But he was pierced for our transgressions; he was crushed for our iniquities; upon him was the chastisement that brought us peace, and with his wounds we are healed. All we like sheep have gone astray; we have turned—every one—to his own way; and the Lord has laid on him the iniquity of us all.

When Jesus set his face toward Jerusalem, he knew what was coming. He knew that the wrath of God toward sin – my sin and your sin – was going to be poured out on him.

When he sweat and trembled and plead with God in the Garden of Gethsemane, he was fully aware that he was about to be swallowed up by the overwhelming hatred of God toward sin.

And yet he still went to the cross. Deliberately substituting himself for us. Intentionally spreading his precious blood over the doorframes of our lives.

This is not a reckless love. This is love so intentional and specific and knowing that it takes your breath away.

God knew how much it would cost him to redeem us. He knew that his beloved son, the one adored by angels and upholding the world by his word, would be spit upon and mocked and ripped open by whips and pinned to a cross and pierced by a spear.

He knew that Jesus would scream, “My God, my God, why have you forsaken me?”

And he knew that the Immortal One would be swallowed by death.

The glory of God’s love is that he knew exactly what it would cost…

…and he did it anyway.

reckless love of god

Delighting In The Love of God

Is God’s love reckless? No, it’s so much better than that. He loves us specifically and intentionally. And because we know that God didn’t spare his own son, we also know that he won’t withhold any good thing from us.

This kind of overwhelming love propels us to worship and adoration. It moves us to say, “Father, why would you save the likes of me?” It drives us to our knees in humble gratefulness.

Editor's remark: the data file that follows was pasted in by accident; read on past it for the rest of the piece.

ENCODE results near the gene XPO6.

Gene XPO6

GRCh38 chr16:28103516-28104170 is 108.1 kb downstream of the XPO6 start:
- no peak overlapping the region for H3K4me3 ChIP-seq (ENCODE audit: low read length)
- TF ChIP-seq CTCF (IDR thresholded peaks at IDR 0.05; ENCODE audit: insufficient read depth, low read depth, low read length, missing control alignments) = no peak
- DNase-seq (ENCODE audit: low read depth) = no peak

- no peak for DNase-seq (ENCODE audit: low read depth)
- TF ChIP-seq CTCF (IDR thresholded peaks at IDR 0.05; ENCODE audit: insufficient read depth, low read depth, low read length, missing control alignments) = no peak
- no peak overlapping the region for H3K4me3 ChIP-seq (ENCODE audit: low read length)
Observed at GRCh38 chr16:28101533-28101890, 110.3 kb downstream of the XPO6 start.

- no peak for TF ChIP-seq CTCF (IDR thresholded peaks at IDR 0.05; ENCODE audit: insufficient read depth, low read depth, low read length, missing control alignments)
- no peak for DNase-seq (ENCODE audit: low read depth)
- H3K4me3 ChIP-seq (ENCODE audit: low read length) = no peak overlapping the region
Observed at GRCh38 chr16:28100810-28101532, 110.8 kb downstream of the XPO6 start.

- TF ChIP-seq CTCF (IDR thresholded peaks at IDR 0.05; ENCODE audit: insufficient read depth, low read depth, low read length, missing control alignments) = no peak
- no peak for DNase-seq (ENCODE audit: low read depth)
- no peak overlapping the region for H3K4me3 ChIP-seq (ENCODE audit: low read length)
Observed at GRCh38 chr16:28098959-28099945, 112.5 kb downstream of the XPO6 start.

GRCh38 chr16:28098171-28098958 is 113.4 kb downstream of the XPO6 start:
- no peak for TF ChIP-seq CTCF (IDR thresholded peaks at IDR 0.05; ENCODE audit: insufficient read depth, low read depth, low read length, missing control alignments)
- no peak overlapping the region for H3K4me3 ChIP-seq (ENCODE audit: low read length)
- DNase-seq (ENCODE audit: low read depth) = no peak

Do we deserve it? No. Could we earn it? Never. But God lavishly loves us anyway.

Charles Spurgeon, who never seemed to have trouble finding the right words, said this:

reckless love cory asbury

Amen to that.

Stephen Altrogge

I'm a husband, dad, writer. I drink too much coffee and know too much about Star Wars. I created The Blazing Center. I've also written some books which people seem to like. You can follow me on Twitter and Facebook

29 comments

      • A friend and I were just talking about this! It’s a very joyful frustration to try to muster up words to describe Jesus’s love, glory, and the goodness of His sovereignty…and always come up short 😉

  • You are 100% right, Stephen. There is nothing “reckless” about God. I listened to the song for the first time today. I like the cadence, but not the song. It makes God sound like some ham-fisted, baffoon who tries to hug you but accidentally knocks you down instead (“Baby Huey” comes to mind … remember him?). Though I wanted to like “Reckless Love,” that single, reckless word wrecks it for me! 🙁 Thanks for another good post.

  • Stephen, I had a similar thought process when discussing this with our song leaders. We arrived at simply changing one word, albeit the first of the title words too: Relentless > Reckless.

    Oh, the overwhelming, never-ending, relentless love of God
    Oh, it chases me down, fights ’til I’m found, leaves the ninety-nine
    I couldn’t earn it, and I don’t deserve it, still, You give Yourself away